The agreement between the calculated and observed PAN vertical profile is good in the Arctic (Fig. 9), even though the concentrations are slightly underestimated between 2 and 8 km of altitude. The agreement is also good in Hawaii (Fig. 11) below 5 km of altitude, but a discrepancy of about 50 % is found above this height. In Bangor (Fig. 10), PAN concentrations are overestimated by about 25 % in the free troposphere and by as much as a factor of 2 below 3 km of altitude. The calculated concentrations are slightly too high in Mexico City (Fig. 12). The model shows the presence of a peak in the PAN concentration at 3 km, but the calculated concentration values are somewhat too low.
5.8 Primary organic compounds: ethene (C2H4), ethane (C2H6) and propane (C3H8)
In most cases, the model underestimates the measured concentrations of the primary hydrocarbons, which indicates that the emissions are too low. The discrepancy is substantial at all altitudes, for example for C2H4 in Hawaii (Fig. 11), as well as C3H8 in the Arctic (Fig. 9) and in Bangor (Fig. 10). Calculated C2H6 is substantially lower than suggested by the observations at all four locations. In Mexico City (Fig. 12), the model rather successfully reproduces the vertical profile of C2H4 but underestimates C3H8 below 5 km of altitude. This last compound is well represented in Hawaii in the upper troposphere but is underestimated by the model below 7 km.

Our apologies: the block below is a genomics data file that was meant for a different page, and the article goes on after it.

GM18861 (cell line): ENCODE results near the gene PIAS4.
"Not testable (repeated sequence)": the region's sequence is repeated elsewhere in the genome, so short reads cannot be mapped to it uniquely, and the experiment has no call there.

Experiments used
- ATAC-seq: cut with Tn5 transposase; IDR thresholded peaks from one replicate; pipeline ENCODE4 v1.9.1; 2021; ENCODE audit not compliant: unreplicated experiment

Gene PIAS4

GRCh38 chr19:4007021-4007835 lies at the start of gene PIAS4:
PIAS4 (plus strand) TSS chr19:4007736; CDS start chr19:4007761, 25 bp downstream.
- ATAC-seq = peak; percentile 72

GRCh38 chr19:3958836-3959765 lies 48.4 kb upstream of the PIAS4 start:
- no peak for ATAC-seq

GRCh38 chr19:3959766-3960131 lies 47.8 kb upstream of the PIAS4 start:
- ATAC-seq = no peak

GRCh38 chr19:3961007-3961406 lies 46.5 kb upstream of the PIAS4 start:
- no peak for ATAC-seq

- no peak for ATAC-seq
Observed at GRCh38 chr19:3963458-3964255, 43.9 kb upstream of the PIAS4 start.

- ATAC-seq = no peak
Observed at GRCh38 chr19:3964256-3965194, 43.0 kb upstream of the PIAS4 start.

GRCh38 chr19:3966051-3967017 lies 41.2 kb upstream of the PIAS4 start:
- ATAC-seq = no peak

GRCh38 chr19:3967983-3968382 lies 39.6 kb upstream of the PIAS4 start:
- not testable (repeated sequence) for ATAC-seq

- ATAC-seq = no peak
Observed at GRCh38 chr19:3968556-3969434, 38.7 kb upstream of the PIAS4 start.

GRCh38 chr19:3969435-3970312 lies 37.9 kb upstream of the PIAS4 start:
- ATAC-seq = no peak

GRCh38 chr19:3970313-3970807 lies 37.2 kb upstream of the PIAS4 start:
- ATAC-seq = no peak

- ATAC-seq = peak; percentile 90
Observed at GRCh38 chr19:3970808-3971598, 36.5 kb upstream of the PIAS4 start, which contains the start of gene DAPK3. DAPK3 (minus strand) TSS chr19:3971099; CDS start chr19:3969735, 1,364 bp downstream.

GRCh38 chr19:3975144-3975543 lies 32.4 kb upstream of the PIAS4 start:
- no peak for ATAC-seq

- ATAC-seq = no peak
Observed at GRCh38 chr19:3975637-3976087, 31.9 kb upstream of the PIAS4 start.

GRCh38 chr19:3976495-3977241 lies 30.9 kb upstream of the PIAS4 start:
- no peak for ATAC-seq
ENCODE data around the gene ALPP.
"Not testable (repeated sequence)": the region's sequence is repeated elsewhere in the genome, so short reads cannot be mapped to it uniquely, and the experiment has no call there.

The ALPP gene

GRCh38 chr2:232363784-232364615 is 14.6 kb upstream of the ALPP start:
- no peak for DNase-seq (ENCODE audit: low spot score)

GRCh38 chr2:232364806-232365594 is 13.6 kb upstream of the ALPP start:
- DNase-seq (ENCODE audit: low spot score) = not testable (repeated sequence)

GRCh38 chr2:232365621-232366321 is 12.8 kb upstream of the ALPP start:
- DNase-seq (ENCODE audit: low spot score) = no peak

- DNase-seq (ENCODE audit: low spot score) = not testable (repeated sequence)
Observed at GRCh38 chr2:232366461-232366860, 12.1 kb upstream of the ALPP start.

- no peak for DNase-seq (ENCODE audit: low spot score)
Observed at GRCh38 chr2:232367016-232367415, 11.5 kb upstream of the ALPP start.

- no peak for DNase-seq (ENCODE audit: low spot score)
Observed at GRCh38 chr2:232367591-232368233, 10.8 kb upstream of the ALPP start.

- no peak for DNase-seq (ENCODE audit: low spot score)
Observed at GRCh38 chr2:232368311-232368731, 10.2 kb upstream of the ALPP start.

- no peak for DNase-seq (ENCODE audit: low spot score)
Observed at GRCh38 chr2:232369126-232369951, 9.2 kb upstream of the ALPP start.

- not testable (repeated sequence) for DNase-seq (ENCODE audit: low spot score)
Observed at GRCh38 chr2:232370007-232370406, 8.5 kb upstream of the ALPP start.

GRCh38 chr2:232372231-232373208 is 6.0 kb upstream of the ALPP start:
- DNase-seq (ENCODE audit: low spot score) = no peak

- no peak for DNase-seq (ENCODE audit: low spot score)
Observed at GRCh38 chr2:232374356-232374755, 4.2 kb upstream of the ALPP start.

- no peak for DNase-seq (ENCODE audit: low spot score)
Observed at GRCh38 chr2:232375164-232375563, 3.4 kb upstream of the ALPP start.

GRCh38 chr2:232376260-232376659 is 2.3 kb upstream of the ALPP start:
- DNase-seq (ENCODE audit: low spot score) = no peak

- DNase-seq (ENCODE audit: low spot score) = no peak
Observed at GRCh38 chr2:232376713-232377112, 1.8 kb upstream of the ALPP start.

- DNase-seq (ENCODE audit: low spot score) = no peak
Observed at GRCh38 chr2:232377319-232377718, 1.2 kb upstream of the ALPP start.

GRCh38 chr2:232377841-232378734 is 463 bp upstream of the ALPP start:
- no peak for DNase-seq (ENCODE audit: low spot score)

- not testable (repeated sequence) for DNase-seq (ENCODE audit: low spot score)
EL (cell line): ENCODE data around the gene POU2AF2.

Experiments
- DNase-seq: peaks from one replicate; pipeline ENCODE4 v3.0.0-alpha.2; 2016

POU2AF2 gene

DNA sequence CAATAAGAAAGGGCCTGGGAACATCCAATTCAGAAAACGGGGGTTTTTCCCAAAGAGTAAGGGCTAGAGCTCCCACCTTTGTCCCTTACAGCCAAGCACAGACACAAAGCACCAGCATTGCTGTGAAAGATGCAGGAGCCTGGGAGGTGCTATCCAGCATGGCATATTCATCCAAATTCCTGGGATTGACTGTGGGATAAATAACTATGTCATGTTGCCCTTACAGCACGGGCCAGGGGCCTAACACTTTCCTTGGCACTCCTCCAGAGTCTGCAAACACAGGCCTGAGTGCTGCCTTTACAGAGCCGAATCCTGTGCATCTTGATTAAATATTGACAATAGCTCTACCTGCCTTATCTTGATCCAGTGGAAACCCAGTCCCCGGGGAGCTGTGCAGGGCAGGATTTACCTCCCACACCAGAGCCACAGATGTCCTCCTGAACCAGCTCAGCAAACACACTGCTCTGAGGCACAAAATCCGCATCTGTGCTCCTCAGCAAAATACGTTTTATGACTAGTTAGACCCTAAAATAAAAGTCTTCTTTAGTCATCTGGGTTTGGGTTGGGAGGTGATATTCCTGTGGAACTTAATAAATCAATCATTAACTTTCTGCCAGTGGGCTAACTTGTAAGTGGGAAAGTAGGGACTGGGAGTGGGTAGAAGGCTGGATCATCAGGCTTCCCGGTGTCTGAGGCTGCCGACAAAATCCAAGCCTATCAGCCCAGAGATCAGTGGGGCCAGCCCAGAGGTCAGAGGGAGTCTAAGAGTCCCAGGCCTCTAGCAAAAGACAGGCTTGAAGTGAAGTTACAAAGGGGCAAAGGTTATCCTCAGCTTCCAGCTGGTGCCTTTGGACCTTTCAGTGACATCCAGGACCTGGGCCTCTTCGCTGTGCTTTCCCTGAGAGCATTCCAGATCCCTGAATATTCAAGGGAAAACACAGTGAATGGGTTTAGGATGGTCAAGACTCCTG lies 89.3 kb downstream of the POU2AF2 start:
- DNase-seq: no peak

5.9 Secondary organic compounds: formaldehyde (HCHO), methanol (CH3OH), acetone (CH3COCH3), ethanol (C2H5OH) and methyl hydroperoxide (CH3OOH)
As should be expected from the underestimation by the reanalysis of the atmospheric concentration of the primary hydrocarbons, the model also underestimates the abundance of oxygenated organic species in the troposphere. This is the case in the Arctic (Fig. 9), where the abundances of formaldehyde, acetone and ethanol are underestimated by typically factors of 3 to 8. Methanol is too low by about 30 %. Large discrepancies are also found in Bangor (Fig. 10) where methanol and acetone are underestimated by a factor of 2 and methyl peroxide by a factor of 5. In Hawaii (Fig. 11), the concentration of formaldehyde is slightly underestimated in the middle and upper troposphere, but the discrepancy reaches a factor of 2 at 2 km of altitude. Methanol is underestimated by 30 %, but acetone and ethanol are underestimated by a factor of 2. The model is in better agreement with the observations in Mexico City (Fig. 12): this is the case for formaldehyde (except below 4 km where the calculated concentrations are a factor of 3 too low), methanol (except at the surface) and methyl hydroperoxide except below 4 km. Ethanol is underestimated by a factor of 2.
To summarize the discussion, we have qualified the degree of success of the reanalysis model versus the observational vertical profiles in the four regions of the world that are considered in the present study. The results, based on a subjective comparison between the vertical profiles derived from the CAMSRA and the profiles measured independently by airborne instruments, are presented in Table 6 for the altitudes of 6 km above the ground and at the Earth's surface, respectively. The symbols used in this table are the following: G for good agreement (bias < 10 %), O for overestimation by the reanalysis model (10 % < bias < 40 %) and U for underestimation (−40 % < bias < −10 %). Double symbols (i.e., OO or UU) indicate from a subjective analysis that the disagreement is large (bias > 40 %).